Alan Clarke’s Elephant and Contact – “Bold films that, simply by presenting their actions, we’re forced to cast judgement”

Alan Clarke, of Scum and The Firm, is a director of men. These could be men in prisons or aggressive, violent offenders keen to tattoo swastikas on their foreheads, as he did in Made in Britain.

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The BFI, in their retrospective of Clarkes’ films this month exhibited a double bill showcasing two films that revel in the conflict of male dominance in very different ways. They share the setting of Northern Ireland, but with perspectives of two striking definitions of warfare.

Contact, directed by Clarke in 1985, is a thoughtful observation on the military in rural Northern Ireland, near Dundalk (we can assume from the few moments of conversation made). A team is based in a small, cramp accommodation and the Platoon Commander (Sean Chapman) has a room that could barely be a back cupboard. The rest of the group are squeezed into bunk beds with grim showers and their porno mags stuck on the walls. Their time consists of walking open fields, wet pathways and bustling forests in day and night, with only a helicopter on hand to help out if stuck. Republicans use the area to exchange guns and, if lucky, pick off the British Army using automatics and bombs hidden in the fields. The monotonous daily life is ugly and the men have to brush off the death of peers and push on through their assignment. They wait in deep growth and spy on the locals as they cycle down roads and stop. In one instance, we suspect something is happening. The man takes a piss on a tree and moves on. The men struggle to stay focused. A hail of gunfire greets a dangerous mob and, it seems, the only slight perk is the feeling of power as the Commander places the cold steel of his firearm in the mouth of a surrendered enemy. This is no glorious battle and, in contrast with the stunning nature that surrounds these guys, these men are unnecessary blemishes on the stunning landscape.

Elephant1Next up was the shorter, Danny Boyle produced Elephant from 1989. The set-up is simple yet profound, as it deconstructs the fatal flaw with ill-thought, self-interested violence. Before we continue, it is worth noting that Gus van Sant’s 2003 award-winner purposefully shared the name, as Alan Clarke’s art film influenced it to a large extent. Sequences, each less than five minutes each, portray a man (or two men) arrive at a location, kill another man (or two men) and exit the vicinity. Then the camera lingers on the motionless corpse. Outside of the characters, no one else is on the streets or in the empty factories, houses and warehouses used. This is urban warfare, as no evidence is revealed as to who is on what side either. Republican or protestant, we don’t know, and with all the other obvious gaping plot-points (why is he being shot? Who is he? How did he know where he was? Are they connected? Is it over a long period of time or all happening on the same day?) we’re not supposed to know. Instinctively perhaps, we wonder whether the murdered man is on the same side as the man who’s victorious in the next sequence? Or is every murderer on one side and all the victims on the other? Assassinations take place in homes and shooters walk down long suburb roads. People sleep soundly in their beds or wake up to a day of work. Elephant could work on a loop, akin to Christian Marclay’s never-ending The Clock, as the endless shooter and corpse continues day after day, with no side winning or losing.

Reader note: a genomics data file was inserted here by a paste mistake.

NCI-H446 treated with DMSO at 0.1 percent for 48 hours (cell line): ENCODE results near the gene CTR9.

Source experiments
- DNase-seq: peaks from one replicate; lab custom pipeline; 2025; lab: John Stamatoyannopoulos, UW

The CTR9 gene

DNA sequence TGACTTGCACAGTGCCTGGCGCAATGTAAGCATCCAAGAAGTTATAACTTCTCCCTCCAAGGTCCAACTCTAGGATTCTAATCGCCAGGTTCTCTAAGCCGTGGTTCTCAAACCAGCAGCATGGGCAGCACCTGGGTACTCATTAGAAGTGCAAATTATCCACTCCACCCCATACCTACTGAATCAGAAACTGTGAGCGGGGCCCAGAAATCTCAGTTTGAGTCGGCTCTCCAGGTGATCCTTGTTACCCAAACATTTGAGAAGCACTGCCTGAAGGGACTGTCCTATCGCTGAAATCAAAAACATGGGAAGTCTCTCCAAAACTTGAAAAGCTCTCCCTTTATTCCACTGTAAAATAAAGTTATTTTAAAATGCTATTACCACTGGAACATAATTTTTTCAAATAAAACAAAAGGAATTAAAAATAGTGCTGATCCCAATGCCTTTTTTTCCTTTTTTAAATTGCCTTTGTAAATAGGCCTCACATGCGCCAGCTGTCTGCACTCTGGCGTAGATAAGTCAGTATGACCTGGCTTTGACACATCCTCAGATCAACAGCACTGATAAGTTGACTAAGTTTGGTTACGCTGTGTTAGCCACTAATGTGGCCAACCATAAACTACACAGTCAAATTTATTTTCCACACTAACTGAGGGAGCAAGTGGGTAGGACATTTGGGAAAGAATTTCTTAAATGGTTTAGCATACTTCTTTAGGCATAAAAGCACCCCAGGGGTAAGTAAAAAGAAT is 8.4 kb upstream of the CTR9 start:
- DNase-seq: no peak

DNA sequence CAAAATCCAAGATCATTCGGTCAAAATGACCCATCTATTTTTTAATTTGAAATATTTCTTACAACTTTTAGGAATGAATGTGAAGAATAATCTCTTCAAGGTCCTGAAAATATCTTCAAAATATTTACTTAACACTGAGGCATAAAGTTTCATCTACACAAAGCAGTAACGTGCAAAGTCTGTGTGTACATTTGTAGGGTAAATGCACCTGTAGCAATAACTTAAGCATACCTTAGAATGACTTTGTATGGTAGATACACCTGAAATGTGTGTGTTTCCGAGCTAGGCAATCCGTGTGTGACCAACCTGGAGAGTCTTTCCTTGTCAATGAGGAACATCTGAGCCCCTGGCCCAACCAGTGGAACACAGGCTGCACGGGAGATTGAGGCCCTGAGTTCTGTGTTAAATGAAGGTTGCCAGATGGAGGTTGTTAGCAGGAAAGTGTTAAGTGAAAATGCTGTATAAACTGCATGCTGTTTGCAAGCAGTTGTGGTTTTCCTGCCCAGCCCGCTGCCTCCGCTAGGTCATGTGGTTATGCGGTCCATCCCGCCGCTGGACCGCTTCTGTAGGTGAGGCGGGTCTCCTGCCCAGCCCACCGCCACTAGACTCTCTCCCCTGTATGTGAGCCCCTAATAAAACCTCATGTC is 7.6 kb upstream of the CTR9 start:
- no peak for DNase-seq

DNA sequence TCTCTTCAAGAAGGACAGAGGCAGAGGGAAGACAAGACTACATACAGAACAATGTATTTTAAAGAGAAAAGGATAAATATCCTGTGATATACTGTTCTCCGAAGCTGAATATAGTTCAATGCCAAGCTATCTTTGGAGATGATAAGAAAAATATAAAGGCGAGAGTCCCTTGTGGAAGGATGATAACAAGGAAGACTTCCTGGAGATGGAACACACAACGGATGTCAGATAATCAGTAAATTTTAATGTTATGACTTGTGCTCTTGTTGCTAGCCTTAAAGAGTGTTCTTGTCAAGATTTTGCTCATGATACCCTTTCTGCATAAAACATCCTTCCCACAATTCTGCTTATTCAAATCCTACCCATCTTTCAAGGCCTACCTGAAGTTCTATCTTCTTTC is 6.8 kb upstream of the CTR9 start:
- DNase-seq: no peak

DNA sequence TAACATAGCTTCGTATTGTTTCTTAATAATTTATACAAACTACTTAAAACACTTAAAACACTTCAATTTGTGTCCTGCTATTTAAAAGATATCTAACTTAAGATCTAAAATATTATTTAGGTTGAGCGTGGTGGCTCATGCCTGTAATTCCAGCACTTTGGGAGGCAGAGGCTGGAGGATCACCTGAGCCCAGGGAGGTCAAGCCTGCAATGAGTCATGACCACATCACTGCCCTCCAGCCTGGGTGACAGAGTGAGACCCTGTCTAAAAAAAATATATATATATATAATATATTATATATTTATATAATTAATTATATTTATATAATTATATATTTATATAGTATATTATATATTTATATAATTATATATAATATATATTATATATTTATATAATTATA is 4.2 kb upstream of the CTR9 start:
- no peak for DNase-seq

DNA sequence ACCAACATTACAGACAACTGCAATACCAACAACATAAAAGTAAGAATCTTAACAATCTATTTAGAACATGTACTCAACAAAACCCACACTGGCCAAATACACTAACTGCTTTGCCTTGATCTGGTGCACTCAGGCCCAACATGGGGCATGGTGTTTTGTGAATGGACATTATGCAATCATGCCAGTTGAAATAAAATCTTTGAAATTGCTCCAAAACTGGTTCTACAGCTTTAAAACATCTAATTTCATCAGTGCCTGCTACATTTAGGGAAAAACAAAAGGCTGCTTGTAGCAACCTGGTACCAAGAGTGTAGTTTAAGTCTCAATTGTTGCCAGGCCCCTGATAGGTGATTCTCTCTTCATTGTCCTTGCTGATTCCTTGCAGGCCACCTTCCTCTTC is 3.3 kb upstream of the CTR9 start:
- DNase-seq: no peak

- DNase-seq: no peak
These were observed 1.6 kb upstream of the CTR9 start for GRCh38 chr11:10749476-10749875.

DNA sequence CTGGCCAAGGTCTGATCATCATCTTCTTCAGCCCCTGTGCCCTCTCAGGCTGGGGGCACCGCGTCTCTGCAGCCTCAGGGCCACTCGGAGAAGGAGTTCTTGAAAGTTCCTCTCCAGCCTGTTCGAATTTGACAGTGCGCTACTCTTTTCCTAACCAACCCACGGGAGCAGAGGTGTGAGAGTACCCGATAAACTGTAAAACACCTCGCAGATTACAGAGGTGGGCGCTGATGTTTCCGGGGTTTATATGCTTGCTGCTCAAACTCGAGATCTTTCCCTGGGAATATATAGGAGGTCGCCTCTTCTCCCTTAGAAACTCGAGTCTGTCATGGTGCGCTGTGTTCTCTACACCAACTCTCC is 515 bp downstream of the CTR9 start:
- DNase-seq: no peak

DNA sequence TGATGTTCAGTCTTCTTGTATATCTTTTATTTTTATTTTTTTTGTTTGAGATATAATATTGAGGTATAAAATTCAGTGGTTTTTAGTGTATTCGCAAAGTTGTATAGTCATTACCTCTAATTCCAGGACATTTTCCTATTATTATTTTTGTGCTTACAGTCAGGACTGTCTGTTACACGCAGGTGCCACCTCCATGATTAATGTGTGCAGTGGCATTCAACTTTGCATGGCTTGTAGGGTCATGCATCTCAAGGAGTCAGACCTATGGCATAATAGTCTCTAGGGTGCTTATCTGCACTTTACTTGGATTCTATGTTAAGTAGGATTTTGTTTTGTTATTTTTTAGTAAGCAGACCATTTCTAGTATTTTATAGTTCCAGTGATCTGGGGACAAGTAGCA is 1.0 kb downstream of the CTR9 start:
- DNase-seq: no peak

This was the overall pull from both Contact and Elephant. Men choosing, or ordered, to act in way that’s not only sanctioned by their peers but actively supported. The purpose of a soldier, in part, is to follow orders. The shooters, purposefully hunting and killing their target, are not random in their choice – these were sanctioned hits. Eventually, it needs to stop. Thank god the credits end our experience but we know another day awaits the soldiers and the loop of gunshot murders could continue forever. These are bold films that, simply by presenting their actions, we’re forced to cast judgement. War is an ugly thing but Contact and Elephant reveal how man’s appetite for victory, at the cost of another, is what continues the vicious cycle.

This was originally written for Flickering Myth in April 2016

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